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Why you need to tell your story

bltcommentarywebI remember NOT being selected a Top 100 Woman over a decade ago.

My application was OK, but it didn’t stand out among the hundreds of other stellar nominees. It didn’t matter that I was the first one in my family to earn undergrad and graduate degrees (summa cum laude each time!) that I was the top performer in the country. That I ran an organization representing 54,000 businesses. And I led a mentoring group of 11 students and their mentees.

I didn’t win because it wasn’t enough but because I didn’t tell my story. I was reserved and conservative. Which is expected and acceptable.

But it’s not.

I don’t need a parade.

I know what I am worth.

I know what I have earned.

But it’s a lot easier when the doors are opened a bit. When your reputation precedes you. When your leaders, partners, clients receive validation that you are exceptional.

But I learned.

In 2007 I earned the prestigious honor of being named one of Maryland’s Top 100 Women.

In 2010, I was honored again. And in 2012, and with this third time I was inducted into the Circle of Excellence.

This column isn’t about boasting and tooting my own horn, so you all celebrate me. I’m writing because we need to lift as we rise. We need to open the doors and create the paths so others can do more than we could.

So, sisters (and brothers, I will address you next, hang tight!) tell your stories, share your accomplishments, remind the world why you are uniquely perfect.

How do you do that without alienating or rubbing people the wrong way? Without being “too girly,” “too much,” “too cocky,” “too bitchy”? Unfortunately, your audience (whoever you are dealing with, whether a client, courtroom, kids, etc.) should be able to focus on your value proposition without the distraction of the package.  But sadly, that is not how the world works.

So, tell your story by:

Become a subject matter expert

Whatever your field of knowledge, showcase this on panels, interviews, workshops, articles, etc.  Sharing your knowledge validates that YOU DO KNOW YOUR STUFF.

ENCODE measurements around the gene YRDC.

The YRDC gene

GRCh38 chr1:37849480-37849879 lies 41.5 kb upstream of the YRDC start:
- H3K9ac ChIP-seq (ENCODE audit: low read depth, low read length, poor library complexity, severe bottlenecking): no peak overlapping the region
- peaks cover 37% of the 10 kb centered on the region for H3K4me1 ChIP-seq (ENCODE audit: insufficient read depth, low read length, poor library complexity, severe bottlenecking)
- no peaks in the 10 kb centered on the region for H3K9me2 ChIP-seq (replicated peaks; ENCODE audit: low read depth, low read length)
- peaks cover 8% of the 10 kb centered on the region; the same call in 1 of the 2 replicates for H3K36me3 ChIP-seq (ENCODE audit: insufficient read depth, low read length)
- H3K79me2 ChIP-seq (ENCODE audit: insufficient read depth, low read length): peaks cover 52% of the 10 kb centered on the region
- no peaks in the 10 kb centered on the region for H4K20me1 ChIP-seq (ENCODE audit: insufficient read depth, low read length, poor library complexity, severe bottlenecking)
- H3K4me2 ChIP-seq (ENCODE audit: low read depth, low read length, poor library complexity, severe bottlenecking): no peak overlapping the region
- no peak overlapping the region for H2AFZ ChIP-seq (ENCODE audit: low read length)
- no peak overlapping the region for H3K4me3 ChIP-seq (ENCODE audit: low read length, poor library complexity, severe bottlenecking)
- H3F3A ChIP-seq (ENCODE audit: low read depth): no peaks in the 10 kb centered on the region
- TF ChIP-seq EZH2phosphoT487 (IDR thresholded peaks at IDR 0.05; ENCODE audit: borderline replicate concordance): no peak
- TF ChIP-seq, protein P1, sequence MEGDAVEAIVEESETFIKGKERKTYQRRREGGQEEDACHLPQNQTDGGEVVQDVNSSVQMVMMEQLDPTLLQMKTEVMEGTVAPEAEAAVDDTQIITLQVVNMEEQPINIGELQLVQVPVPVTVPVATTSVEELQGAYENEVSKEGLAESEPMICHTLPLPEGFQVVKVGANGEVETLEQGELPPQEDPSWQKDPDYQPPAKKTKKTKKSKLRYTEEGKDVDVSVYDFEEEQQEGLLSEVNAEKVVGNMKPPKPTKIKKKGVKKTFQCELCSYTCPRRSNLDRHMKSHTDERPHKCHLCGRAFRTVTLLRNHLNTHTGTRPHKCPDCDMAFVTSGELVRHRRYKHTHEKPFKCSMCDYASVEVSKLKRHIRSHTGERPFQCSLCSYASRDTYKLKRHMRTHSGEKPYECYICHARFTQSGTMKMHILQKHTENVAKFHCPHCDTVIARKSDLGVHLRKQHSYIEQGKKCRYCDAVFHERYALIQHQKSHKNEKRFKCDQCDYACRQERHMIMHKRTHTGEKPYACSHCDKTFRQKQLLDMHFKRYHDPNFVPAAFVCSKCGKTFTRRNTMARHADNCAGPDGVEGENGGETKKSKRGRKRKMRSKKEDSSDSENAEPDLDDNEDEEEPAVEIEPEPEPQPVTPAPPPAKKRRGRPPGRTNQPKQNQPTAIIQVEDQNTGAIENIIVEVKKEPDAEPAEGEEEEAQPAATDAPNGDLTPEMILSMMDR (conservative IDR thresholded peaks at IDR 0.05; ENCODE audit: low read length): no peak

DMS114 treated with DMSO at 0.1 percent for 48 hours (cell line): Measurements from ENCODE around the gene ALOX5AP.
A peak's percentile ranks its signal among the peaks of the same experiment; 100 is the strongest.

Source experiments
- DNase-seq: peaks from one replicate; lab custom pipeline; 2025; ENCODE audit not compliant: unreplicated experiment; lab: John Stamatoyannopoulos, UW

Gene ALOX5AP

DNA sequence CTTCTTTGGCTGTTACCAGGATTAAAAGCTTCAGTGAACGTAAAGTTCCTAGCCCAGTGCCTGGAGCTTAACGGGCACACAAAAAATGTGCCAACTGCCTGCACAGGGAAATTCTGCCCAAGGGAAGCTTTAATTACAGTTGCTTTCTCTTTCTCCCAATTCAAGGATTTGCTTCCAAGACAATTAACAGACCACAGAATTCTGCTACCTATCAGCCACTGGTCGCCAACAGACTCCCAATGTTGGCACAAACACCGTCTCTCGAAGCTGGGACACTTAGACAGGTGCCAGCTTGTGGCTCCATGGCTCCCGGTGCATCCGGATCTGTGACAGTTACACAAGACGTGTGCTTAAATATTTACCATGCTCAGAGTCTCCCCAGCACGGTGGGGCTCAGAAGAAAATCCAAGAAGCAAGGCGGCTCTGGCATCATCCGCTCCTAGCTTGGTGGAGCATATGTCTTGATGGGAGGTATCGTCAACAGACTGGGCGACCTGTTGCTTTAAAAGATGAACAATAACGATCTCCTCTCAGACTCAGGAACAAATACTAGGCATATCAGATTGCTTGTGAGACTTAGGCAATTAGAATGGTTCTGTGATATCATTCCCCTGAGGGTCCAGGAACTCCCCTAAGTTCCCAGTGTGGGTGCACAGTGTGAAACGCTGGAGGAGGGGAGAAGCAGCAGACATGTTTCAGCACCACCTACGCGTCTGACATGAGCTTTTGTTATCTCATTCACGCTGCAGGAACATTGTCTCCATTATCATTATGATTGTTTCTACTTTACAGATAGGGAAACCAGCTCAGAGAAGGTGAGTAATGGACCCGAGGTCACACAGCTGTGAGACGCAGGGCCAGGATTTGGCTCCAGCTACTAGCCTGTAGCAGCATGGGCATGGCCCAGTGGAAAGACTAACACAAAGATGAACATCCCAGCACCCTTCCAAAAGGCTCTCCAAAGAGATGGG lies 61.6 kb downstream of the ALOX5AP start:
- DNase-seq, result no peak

Get your recognition

Don’t be shy or humble.  If you are presenting on a panel (typically this is a pro bono gig) request your credentials, bios be accurate so you can share the activity on your social media platforms and cite it on your CV or bio. We, as your friends/colleagues, don’t always know how smart or accomplished you are — so seeing a post on LinkedIn about your international presentation in Dubai or your latest book exposes us to another dimension of you.

Social promotion

This bears repetition: Share your activities/events/accomplishments on your social platforms — not in an ostentatious “LOOK AT ME, I’M AWESOME!” way. Rather, explain why this event/thing is important to you and why your audience should care: “I presented at Patterson High School in front of 25 girls — this is our future. So thrilled that by sharing my journey about being a Latina who launched a company that translates and facilitates trainings, they can hopefully be inspired to pursue their own dreams.” We are living in a digital era, and our relationships are furthered and cultivated online. So, share!

Support others

Although I’m writing this column, I am not comfortable self-promoting. But I am mindful of celebrating and acknowledging others. I do take time to nominate folks (especially those who fly under the radar) and to toot their horn loudly. I will admit that it is a bit self-serving; I’m truly joyful to see their happiness and pride at being recognized.

Your homework

(Brothers, this part is also for you.) Invest some energy reviewing your sphere of contacts. List the unsung heroes who work magic without any expectation of glory or pay. Honor them: with a genuine note of appreciation (super private), a Facebook or LinkedIn post (semi-visible), or a nomination to an honor (super public and visible).

If we all spent a little energy celebrating others, then the news would be a bit more positive, more encouraging … just better.

And your homework, part II: #TellYourStory. Appropriately, subtly, loudly, in Spanish or English, in video, on Facebook, with your sisters, in the car … anyway you can. In ways that suit you and your personality.

Amigos, remember, the world IS watching and would gladly celebrate you.

Veronica Cool is founder of Cool & Associates LLC, a business management firm specializing in financial wellness and diverse segment marketing. Her column appears each month in The Daily Record and online. Contact her at [email protected] Follow her on Twitter at @verocool.